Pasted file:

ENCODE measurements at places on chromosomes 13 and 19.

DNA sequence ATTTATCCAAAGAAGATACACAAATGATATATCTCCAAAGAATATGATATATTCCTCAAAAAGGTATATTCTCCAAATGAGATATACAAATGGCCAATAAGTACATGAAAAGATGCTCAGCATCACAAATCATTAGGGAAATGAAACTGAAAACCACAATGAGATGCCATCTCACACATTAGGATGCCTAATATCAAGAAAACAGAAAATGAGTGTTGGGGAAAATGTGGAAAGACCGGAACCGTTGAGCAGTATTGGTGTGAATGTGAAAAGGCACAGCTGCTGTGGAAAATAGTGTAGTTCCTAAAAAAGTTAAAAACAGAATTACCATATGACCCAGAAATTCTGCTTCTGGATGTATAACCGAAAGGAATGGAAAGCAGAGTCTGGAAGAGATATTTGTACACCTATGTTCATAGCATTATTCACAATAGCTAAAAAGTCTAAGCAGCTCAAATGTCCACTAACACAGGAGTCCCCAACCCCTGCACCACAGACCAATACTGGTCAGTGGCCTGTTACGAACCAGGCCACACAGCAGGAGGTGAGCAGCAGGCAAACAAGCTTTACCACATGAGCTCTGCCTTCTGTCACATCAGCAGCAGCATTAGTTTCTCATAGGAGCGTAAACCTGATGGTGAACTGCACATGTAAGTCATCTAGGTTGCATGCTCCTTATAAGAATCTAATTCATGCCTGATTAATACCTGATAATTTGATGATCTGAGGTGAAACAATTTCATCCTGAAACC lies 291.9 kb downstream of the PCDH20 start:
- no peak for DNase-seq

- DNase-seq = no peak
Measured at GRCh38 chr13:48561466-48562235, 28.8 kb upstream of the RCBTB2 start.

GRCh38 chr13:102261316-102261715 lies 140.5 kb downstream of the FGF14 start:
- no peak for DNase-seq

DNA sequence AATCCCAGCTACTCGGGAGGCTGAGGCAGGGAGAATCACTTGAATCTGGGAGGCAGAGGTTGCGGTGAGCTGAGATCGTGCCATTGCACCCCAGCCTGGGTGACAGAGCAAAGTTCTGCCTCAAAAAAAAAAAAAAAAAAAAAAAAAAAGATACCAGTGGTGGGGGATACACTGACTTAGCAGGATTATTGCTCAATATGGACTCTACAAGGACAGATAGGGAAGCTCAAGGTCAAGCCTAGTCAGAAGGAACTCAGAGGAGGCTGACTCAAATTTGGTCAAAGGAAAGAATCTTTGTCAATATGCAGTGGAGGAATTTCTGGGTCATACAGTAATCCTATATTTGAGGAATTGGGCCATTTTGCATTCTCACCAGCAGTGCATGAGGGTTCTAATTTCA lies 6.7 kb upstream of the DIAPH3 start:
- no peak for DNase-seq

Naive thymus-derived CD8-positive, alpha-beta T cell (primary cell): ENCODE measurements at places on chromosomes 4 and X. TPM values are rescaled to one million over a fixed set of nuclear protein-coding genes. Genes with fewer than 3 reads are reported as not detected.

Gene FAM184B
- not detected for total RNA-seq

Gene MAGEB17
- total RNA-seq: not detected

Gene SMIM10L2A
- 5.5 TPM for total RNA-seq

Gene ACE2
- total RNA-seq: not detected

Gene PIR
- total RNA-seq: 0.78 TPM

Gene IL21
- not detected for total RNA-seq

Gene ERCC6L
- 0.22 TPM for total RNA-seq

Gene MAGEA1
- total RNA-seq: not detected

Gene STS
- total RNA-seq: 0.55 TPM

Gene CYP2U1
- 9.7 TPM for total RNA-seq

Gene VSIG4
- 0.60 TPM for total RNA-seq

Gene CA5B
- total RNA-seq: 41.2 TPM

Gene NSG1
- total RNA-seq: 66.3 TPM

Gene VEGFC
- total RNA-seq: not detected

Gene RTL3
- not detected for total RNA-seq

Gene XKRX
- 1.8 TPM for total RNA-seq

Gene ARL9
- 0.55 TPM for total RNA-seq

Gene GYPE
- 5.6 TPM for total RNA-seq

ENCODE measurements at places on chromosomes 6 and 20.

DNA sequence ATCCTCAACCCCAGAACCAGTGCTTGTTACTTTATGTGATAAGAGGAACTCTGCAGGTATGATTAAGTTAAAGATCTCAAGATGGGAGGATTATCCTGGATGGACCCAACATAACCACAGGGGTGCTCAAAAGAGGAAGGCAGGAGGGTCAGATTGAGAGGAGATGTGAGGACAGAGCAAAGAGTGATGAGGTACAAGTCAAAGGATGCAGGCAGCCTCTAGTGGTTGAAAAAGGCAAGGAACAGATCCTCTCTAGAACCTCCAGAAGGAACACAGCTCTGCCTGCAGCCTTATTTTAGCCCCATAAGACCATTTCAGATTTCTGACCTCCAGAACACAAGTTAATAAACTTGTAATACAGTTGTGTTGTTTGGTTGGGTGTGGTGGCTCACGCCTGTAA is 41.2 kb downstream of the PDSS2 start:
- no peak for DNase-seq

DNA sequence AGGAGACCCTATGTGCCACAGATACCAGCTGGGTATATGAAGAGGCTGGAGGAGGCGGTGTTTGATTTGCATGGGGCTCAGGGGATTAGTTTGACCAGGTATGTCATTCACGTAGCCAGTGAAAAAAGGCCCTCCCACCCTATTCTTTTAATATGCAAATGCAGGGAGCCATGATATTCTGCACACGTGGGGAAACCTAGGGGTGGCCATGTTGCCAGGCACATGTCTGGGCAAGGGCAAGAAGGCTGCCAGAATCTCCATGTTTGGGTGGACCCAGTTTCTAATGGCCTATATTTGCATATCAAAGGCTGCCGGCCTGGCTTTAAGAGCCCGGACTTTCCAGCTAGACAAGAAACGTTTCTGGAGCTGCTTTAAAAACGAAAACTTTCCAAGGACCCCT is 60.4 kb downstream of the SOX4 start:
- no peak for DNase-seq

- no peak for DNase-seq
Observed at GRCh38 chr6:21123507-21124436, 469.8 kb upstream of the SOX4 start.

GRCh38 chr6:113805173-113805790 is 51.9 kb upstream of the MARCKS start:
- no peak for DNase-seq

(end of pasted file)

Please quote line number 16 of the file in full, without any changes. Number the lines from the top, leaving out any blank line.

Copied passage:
- 5.5 TPM for total RNA-seq